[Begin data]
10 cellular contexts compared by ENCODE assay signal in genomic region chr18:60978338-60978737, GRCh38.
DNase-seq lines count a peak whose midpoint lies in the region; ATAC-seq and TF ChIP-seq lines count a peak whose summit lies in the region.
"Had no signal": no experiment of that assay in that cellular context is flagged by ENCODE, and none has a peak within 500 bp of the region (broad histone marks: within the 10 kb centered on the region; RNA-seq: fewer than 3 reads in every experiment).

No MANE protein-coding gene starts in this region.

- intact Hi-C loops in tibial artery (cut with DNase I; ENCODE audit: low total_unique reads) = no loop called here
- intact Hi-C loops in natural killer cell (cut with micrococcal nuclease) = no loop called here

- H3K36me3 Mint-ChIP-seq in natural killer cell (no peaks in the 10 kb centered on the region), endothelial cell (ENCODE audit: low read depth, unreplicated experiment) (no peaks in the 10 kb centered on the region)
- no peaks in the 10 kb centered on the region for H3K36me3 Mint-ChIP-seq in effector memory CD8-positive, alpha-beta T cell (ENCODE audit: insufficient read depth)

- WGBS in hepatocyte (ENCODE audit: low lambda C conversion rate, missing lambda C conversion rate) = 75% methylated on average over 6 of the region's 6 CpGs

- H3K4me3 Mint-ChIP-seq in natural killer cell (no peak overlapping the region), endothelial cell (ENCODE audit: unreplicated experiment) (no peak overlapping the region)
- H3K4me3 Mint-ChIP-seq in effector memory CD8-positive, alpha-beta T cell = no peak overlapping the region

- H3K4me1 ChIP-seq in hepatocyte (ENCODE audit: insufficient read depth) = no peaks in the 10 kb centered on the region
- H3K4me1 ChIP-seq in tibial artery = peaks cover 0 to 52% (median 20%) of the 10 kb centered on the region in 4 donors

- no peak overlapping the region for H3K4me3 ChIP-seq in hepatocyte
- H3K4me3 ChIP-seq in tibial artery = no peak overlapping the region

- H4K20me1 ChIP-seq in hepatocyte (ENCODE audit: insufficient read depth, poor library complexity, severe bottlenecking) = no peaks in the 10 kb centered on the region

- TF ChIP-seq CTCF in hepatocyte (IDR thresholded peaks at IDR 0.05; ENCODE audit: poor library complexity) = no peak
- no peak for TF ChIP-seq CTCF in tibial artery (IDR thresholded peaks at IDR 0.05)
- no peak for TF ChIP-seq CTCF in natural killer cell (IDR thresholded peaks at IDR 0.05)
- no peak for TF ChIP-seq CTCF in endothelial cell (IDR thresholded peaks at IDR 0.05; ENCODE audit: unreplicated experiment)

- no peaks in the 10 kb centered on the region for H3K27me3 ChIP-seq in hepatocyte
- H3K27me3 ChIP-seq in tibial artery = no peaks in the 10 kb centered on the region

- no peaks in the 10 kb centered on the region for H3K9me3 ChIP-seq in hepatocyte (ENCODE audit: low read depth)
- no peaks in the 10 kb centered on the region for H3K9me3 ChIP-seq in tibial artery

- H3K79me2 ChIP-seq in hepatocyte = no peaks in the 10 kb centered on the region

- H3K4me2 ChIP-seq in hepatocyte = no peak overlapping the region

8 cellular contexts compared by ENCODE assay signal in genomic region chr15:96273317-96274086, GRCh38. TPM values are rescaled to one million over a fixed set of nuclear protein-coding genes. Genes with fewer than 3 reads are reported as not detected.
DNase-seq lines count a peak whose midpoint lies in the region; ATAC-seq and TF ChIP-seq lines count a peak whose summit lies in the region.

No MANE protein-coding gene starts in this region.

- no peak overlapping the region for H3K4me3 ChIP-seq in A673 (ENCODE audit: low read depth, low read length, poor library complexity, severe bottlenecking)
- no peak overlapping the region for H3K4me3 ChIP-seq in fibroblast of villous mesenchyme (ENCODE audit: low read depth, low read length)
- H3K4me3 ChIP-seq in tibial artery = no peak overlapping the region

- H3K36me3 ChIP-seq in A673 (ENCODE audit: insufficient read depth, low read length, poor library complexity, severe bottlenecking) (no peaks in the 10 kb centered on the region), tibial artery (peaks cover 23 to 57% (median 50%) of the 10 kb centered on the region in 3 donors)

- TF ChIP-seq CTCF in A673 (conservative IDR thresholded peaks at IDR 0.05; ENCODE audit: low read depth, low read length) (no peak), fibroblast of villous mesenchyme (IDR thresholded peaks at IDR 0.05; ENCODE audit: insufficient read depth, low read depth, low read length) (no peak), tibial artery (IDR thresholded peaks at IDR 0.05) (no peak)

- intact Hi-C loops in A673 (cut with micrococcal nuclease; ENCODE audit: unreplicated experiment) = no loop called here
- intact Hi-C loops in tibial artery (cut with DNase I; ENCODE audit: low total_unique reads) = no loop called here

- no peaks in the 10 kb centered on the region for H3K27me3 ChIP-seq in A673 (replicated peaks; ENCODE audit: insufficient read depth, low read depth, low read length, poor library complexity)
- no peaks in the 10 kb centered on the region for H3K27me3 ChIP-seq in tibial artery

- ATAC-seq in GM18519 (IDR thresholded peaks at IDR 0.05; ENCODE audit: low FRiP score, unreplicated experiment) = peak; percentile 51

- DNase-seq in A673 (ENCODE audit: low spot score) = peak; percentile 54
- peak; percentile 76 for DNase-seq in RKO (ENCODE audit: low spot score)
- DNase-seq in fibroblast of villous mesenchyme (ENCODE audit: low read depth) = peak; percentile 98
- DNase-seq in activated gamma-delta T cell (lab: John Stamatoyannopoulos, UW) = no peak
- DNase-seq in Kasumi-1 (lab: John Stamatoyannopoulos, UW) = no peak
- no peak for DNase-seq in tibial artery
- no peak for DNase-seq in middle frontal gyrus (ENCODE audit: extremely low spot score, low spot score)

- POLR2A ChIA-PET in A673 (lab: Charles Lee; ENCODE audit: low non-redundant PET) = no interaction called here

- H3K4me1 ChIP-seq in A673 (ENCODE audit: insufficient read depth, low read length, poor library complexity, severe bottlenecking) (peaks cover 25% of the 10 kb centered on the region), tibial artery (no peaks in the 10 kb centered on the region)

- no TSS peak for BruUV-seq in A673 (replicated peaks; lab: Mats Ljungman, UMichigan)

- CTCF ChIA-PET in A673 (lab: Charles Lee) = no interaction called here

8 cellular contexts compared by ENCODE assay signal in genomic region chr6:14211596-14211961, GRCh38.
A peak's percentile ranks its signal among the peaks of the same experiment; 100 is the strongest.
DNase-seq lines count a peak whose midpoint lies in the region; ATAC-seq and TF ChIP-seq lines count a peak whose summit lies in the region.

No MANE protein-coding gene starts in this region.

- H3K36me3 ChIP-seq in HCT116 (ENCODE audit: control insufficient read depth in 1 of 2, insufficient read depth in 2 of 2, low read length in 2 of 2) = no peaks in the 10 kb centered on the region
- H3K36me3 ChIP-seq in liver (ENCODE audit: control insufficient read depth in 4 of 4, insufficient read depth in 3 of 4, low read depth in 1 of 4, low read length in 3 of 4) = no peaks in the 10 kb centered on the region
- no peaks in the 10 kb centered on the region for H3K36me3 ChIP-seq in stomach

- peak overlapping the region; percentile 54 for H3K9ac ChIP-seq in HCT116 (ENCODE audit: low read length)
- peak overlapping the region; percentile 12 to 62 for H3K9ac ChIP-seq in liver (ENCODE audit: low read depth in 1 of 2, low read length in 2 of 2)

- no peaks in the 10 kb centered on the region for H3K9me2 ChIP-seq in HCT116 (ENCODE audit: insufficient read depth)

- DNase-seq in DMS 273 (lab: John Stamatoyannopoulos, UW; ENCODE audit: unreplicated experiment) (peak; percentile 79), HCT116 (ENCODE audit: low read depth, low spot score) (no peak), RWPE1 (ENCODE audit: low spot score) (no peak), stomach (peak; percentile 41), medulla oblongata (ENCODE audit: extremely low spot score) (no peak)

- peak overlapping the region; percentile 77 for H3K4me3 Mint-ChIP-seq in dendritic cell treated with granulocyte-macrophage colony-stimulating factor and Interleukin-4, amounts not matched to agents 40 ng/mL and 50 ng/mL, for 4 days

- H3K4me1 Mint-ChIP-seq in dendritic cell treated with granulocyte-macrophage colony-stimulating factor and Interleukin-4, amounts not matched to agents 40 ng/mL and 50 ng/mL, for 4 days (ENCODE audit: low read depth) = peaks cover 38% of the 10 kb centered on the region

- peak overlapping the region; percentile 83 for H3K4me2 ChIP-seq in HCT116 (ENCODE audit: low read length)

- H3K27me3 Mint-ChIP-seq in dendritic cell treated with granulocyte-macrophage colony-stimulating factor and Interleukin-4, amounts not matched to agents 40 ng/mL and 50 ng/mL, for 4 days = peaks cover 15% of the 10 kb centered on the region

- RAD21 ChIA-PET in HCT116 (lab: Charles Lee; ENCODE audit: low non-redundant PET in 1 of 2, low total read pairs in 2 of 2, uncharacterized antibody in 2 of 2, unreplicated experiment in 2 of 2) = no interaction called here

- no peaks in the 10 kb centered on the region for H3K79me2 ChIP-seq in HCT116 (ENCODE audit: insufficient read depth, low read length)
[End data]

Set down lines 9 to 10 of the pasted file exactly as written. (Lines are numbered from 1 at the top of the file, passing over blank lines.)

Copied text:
- WGBS in hepatocyte (ENCODE audit: low lambda C conversion rate, missing lambda C conversion rate) = 75% methylated on average over 6 of the region's 6 CpGs

- H3K4me3 Mint-ChIP-seq in natural killer cell (no peak overlapping the region), endothelial cell (ENCODE audit: unreplicated experiment) (no peak overlapping the region)